Archive for January, 2014

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image from: http://www.protestmusic.org/about/

In honor of musicians who know the power of song as a contribution to social change, who have risked everything to challenge an unjust world, and whose music resonates with the voices of those marginalized in a world of power, greed, selfishness, and tyranny. Let’s not merely honor them as role models. Let them be inspiration so that we may follow in their footsteps. Teachers, students, parents, and community activists are rising up and speaking out at great risk to their professional and personal lives. They are being fired, condemned, kicked out, expelled, and even jailed. The reformers, politicians, and billionaires hope their examples will create fear and retreat. We need to show them that quite the opposite is true. Our numbers are growing. And we will rise up … singing.

In honor of Pete Seeger who passed away this week at the age of 94 and all artists of courage and conviction.

Springsteen “Ghost of Tom Joad”:

Mom, wherever there’s a cop beatin’ a guy
Wherever a hungry newborn baby cries
Where there’s a fight against the blood and hatred in the air
Look for me mom I’ll be there
Wherever there’s somebody fightin’ for a place to stand
Or a decent job or a helpin’ hand
Wherever somebody’s strugglin’ to be free
Look in their eyes Mom you’ll see me.”

Nine Tibetan singers were jailed after they wrote and performed songs celebrating Tibet, opposing China’s occupation and calling for freedom. Music is a vital part of Tibetans’ resistance to Chinese rule. Singers like these not only keep alive a culture that China is trying to erase from the world, but their songs articulate the aspirations, fears and courage of a people who remain proud and defiant after 60 years of occupation.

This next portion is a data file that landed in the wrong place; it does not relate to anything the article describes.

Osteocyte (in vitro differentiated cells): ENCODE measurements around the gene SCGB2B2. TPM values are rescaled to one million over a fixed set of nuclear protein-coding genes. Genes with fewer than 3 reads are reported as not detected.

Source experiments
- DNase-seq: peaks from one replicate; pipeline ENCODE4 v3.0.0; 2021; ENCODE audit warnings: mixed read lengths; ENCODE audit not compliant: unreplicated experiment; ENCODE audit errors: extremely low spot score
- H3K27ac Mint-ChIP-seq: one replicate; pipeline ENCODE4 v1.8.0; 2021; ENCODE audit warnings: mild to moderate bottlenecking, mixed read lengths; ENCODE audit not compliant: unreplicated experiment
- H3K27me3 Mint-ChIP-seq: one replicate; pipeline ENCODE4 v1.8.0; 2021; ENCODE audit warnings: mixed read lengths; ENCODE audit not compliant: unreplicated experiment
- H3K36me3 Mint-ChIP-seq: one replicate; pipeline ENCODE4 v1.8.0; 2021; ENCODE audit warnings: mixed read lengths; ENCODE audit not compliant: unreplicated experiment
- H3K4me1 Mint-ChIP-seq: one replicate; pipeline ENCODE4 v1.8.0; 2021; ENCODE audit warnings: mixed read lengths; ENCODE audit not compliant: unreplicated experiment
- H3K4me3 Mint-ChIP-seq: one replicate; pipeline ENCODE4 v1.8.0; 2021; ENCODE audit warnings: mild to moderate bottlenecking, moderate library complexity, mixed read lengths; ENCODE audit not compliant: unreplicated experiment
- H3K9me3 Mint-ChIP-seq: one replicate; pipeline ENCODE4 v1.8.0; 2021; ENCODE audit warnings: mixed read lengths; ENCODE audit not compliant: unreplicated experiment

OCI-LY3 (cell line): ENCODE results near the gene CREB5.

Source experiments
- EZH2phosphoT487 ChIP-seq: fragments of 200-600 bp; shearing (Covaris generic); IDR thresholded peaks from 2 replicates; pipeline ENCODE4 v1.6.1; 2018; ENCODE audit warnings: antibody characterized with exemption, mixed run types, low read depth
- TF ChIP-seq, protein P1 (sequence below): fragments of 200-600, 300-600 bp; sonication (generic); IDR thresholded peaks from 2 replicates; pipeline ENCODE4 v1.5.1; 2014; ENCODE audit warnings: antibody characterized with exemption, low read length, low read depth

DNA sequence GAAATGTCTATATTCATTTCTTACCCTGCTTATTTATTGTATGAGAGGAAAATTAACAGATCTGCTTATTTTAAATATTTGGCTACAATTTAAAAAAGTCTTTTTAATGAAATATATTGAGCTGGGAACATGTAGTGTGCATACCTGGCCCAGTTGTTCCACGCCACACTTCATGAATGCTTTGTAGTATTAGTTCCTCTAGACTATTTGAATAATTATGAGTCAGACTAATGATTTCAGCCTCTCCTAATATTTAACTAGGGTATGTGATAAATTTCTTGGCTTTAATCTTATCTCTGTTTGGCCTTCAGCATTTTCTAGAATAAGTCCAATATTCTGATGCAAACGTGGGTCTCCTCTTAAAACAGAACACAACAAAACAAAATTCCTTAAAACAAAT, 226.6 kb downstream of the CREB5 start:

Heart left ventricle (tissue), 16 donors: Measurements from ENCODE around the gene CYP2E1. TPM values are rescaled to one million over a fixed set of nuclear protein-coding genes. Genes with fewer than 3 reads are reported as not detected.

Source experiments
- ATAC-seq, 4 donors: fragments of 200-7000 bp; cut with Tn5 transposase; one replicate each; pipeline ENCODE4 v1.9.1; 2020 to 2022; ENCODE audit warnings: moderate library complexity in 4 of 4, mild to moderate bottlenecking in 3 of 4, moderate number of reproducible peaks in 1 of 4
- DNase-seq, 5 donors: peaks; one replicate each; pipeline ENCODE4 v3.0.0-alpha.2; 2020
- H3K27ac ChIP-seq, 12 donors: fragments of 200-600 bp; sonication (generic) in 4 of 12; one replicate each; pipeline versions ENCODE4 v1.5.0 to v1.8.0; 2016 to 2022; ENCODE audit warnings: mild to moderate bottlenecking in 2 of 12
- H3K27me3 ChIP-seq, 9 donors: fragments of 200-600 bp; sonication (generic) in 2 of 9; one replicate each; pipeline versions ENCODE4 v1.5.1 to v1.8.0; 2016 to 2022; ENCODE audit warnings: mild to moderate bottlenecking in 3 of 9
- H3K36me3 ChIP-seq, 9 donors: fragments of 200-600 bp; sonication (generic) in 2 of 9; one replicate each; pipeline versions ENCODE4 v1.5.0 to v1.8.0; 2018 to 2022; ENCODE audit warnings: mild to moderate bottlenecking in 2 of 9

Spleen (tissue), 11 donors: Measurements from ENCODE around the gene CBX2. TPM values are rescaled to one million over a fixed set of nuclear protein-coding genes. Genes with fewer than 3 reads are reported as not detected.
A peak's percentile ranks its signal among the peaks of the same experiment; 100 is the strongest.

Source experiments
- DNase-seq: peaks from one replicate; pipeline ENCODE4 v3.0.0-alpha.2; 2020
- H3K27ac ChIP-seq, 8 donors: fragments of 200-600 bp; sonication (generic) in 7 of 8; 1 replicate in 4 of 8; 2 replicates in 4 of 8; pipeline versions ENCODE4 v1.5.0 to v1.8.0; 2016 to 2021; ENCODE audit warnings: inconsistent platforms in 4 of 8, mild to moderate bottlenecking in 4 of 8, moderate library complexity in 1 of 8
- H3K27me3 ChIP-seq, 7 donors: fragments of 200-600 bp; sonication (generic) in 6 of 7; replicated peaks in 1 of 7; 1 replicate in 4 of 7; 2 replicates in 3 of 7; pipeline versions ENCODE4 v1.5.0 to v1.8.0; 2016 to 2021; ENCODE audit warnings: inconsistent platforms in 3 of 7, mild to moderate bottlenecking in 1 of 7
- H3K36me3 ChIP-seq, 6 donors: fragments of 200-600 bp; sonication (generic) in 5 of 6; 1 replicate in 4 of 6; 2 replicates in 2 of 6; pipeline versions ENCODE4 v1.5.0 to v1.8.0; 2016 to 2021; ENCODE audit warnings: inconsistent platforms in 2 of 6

Robert Neville (I Am Legend): “The people who are trying to make the world worse are not taking a day off. How can I? Light up the darkness.” [quoting Bob Marley]

Pete Seeger:Throughout history, the leaders of countries have been very particular of what songs should be sung. We know the power of songs.”

Pete Seeger: “Songs won’t save the planet, but neither will books or speeches. Songs are sneaky things; they can slip across borders.”

Pete Seeger: “Down through the centuries, this trick has been tried by various establishments throughout the world. They force people to get involved in the kind of examination that has only one aim and that is to stamp out dissent.”

Bob Dylan: “This land is your land and this land is my land, sure, but the world is run by those that never listen to music anyway.”

Bruce Springsteen: